The most common condition we see in our office (that isn’t a cavity) is undoubtedly periodontal disease. Periodontal disease, or gum disease, occurs when bacteria get underneath the gumline, multiplying and infecting the sensitive tissue. The bacteria encourages the gum tissue to lift away from the teeth. Without the gums stabilizing and protecting the teeth, the chances of losing a tooth (or teeth) skyrocket. This is why we take periodontal disease so seriously in our office. What begins as a little blood on your toothbrush can lead to eventual tooth loss.
So, how do you know if you have periodontal disease? According to the CDC, 47.2% of adults aged 30 years and older have some form of periodontal disease. Considering how easy it is to keep gum disease at bay, that number is staggering.
If you think you may have gum disease, chances are you do have some early stage of it. Here are a few of the symptoms that you may be experiencing:
The earliest stage of periodontal disease is gingivitis. Its symptoms are mild which is why people frequently ignore them. One of the best ways to self-diagnose gingivitis is by closely inspecting your gums. Are they red and “puffy” looking? Can you see a ridge of plaque building up near the gum line? If you answered “yes” to those questions, there’s a high chance you have gingivitis. Red gums that bleed when brushed are the number one symptom of early periodontal disease.
If you’re experiencing red, inflamed gums, schedule a dental cleaning immediately. If your gingivitis is more severe, they may recommend scheduling you for scaling. This is where a hygienist cleans underneath the gum tissue instead of just around it. Scaling is the most efficient way of removing built-up bacteria that lurks beneath the gums but, even after a scaling treatment, you have to keep up with your oral hygiene routine at home. Brushing twice a day with gum detoxifying toothpaste and flossing once a day will keep your gums healthy and pink.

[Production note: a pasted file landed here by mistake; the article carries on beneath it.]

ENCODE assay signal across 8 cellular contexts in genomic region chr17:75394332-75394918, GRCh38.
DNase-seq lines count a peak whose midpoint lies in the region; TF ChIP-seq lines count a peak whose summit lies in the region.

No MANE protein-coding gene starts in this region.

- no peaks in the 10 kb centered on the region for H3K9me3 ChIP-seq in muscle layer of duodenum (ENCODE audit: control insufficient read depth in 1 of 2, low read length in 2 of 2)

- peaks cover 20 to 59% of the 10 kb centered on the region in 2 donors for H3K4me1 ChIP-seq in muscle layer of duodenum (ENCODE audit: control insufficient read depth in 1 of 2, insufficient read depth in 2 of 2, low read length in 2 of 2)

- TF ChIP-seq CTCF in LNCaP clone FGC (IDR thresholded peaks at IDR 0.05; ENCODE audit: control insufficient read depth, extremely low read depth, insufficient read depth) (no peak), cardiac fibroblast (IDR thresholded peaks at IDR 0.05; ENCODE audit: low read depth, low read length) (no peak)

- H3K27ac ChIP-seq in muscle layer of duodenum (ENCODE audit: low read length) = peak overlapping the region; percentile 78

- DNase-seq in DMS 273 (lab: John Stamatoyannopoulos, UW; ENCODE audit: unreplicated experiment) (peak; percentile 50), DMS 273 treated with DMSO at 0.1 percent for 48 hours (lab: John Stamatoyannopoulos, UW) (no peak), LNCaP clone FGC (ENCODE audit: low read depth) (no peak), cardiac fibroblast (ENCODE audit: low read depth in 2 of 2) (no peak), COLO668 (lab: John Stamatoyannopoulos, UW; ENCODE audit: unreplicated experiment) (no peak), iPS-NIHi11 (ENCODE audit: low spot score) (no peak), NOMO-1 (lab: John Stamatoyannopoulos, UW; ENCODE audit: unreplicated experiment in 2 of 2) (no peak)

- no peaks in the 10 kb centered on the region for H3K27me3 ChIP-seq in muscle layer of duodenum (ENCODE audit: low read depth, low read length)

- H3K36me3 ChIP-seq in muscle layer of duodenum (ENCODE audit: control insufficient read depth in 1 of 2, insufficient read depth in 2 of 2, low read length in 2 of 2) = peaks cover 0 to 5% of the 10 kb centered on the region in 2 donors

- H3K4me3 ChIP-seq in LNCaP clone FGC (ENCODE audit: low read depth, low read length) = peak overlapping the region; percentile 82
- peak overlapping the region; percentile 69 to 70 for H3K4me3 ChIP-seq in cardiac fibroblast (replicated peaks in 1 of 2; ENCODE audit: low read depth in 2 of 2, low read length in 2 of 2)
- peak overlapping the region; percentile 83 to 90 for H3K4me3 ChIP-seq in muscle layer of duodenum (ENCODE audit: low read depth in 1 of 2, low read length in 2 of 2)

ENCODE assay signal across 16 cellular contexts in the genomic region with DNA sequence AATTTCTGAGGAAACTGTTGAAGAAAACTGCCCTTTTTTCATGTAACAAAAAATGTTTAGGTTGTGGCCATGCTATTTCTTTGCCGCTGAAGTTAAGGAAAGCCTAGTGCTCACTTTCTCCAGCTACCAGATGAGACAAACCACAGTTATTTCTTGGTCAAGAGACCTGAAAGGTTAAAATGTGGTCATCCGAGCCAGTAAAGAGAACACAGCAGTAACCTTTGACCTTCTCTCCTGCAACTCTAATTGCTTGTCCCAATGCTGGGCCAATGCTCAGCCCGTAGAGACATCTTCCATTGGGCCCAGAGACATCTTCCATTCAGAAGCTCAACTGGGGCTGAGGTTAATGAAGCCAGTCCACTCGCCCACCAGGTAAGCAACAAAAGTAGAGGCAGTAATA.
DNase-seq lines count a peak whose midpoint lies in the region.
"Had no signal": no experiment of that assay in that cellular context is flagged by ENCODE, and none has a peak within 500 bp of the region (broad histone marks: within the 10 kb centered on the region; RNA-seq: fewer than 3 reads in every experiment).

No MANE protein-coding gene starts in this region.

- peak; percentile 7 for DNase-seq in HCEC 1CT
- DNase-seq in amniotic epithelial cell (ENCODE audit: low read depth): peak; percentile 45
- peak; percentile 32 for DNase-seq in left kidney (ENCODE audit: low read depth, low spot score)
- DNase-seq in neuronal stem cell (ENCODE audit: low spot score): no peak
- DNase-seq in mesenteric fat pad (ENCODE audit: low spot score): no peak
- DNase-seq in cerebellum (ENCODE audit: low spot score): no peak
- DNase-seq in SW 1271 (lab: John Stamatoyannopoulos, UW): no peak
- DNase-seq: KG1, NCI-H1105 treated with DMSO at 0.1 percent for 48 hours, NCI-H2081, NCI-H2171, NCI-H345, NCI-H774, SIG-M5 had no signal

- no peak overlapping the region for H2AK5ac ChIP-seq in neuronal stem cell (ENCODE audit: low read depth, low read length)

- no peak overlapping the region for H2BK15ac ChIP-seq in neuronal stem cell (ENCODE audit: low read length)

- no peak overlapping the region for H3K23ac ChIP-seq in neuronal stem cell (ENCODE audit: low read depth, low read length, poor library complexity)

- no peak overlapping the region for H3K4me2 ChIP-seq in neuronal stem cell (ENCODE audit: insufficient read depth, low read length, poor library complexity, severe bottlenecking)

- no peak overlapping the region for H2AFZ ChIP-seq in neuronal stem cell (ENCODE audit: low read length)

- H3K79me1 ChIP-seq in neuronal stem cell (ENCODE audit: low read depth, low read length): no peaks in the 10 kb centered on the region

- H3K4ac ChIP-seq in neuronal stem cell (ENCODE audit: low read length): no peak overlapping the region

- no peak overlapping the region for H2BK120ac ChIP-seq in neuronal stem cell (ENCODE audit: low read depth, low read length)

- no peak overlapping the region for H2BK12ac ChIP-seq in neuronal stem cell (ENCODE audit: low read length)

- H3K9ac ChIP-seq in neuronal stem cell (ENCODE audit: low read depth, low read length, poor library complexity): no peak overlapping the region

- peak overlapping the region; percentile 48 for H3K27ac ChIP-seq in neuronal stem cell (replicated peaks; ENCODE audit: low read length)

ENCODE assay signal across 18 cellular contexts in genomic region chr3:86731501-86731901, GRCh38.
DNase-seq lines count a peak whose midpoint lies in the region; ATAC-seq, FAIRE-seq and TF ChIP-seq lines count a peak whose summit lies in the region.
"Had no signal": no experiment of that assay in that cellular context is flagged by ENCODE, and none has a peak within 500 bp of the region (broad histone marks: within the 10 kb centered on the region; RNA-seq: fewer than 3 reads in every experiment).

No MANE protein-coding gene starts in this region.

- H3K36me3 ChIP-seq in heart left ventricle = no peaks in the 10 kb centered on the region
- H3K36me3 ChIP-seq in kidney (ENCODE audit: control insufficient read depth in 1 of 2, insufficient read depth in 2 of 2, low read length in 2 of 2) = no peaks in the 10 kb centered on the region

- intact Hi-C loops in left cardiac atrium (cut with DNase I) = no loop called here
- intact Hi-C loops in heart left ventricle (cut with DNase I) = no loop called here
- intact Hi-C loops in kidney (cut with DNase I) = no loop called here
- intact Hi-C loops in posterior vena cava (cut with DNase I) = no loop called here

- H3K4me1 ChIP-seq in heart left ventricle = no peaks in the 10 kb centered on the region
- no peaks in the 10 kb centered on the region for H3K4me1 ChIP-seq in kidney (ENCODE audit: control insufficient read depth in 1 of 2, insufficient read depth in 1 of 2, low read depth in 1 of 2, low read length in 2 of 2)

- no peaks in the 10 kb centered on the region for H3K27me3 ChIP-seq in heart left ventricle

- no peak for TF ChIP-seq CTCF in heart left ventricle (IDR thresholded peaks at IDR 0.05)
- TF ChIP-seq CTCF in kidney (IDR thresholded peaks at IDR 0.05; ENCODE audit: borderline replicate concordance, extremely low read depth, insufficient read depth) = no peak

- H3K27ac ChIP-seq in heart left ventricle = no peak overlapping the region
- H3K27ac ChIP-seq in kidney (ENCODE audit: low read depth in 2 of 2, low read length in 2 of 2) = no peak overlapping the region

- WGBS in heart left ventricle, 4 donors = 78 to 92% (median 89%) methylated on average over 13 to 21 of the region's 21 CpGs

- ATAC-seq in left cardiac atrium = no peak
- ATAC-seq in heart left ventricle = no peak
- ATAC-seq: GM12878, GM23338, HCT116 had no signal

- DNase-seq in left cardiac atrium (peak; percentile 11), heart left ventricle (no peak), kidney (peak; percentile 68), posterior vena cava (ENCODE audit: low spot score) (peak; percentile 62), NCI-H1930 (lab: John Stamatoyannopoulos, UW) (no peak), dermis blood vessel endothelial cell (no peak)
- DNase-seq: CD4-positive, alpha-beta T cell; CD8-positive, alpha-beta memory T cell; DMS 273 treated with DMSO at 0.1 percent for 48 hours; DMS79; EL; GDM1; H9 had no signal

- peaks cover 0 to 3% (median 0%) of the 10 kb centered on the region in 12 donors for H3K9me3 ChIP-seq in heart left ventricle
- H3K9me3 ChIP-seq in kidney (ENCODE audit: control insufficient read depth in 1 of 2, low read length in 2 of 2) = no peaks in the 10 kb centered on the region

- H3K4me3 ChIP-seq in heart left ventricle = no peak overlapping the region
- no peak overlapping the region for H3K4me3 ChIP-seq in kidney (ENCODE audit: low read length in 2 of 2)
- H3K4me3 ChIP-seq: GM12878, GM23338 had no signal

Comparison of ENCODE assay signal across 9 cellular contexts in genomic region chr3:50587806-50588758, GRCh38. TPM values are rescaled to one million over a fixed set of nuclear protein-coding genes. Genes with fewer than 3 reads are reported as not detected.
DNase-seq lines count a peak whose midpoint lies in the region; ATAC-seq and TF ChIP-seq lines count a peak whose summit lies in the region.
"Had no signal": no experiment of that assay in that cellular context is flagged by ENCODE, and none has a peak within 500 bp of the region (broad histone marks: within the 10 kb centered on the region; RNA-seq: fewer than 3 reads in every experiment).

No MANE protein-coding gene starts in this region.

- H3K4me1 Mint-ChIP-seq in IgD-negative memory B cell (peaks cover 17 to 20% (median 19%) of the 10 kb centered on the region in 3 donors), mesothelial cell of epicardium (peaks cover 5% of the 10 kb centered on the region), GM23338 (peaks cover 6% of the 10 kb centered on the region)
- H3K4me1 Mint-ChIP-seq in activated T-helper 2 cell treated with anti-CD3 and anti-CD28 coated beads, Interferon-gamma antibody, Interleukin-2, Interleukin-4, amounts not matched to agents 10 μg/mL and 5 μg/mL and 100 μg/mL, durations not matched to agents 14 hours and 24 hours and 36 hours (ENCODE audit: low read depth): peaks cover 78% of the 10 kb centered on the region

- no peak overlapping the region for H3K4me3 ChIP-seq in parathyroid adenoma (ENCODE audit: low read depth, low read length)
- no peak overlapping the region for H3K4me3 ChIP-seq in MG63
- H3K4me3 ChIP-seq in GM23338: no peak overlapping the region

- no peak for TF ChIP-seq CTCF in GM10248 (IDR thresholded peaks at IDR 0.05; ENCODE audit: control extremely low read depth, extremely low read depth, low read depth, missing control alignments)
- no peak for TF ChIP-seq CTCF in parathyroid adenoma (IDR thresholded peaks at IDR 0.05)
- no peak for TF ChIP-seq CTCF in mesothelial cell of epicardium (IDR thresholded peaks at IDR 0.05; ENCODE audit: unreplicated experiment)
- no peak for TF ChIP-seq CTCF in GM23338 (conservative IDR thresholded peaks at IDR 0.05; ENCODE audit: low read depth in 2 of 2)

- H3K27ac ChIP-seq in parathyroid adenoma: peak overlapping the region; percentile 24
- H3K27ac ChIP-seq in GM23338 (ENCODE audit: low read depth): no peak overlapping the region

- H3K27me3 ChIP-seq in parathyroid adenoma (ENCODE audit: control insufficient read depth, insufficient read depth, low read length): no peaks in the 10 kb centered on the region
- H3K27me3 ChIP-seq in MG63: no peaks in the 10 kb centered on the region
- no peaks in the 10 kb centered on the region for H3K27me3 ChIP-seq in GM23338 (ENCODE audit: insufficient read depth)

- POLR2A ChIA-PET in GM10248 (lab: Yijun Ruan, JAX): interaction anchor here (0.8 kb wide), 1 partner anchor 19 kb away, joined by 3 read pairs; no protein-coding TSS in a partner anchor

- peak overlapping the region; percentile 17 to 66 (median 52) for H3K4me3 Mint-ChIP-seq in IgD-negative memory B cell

When left untreated, gingivitis turns into periodontal disease. This may be when you begin to experience some gum recession. Gum recession is when the gums begin to pull away from the teeth, making the teeth appear “longer.” That’s actually where the expression “long in the tooth” comes from. Older people tend to have more gum recession than younger people because periodontal disease typically takes a while to develop — especially if you keep it from becoming too severe.
Adults with good oral hygiene may experience mild gum recession as they get older but, in those cases, there shouldn’t be a serious risk of tooth loss. Gum recession caused by long-term untreated periodontal disease is where tooth loss becomes a real problem. The longer the periodontal disease goes untreated, the worse the recession gets. If the gums shrink away so dramatically that there isn’t really anything holding the tooth/teeth in place, tooth loss is inevitable.
The best way to keep your mouth and teeth healthy is to follow two simple rules:
That’s it! If you stick to those two things, you’ll never have to worry about periodontal disease. If you’re already struggling with periodontal disease or gingivitis, here are a few things you should do:
That last one might be a little surprising but when it comes to keeping your teeth and gums clean, water is incredibly important. Water washes away bacteria and built-up food and can help prevent plaque build-up. Switching from sugary sodas and energy drinks to water is a great way to improve your oral health.
Live in the Cary-Raleigh area? We’d love to have you come in! We offer an array of services from pediatric dentistry and orthodontics to oral surgery and cosmetics. Call (919) 460-9665 to set up an appointment today.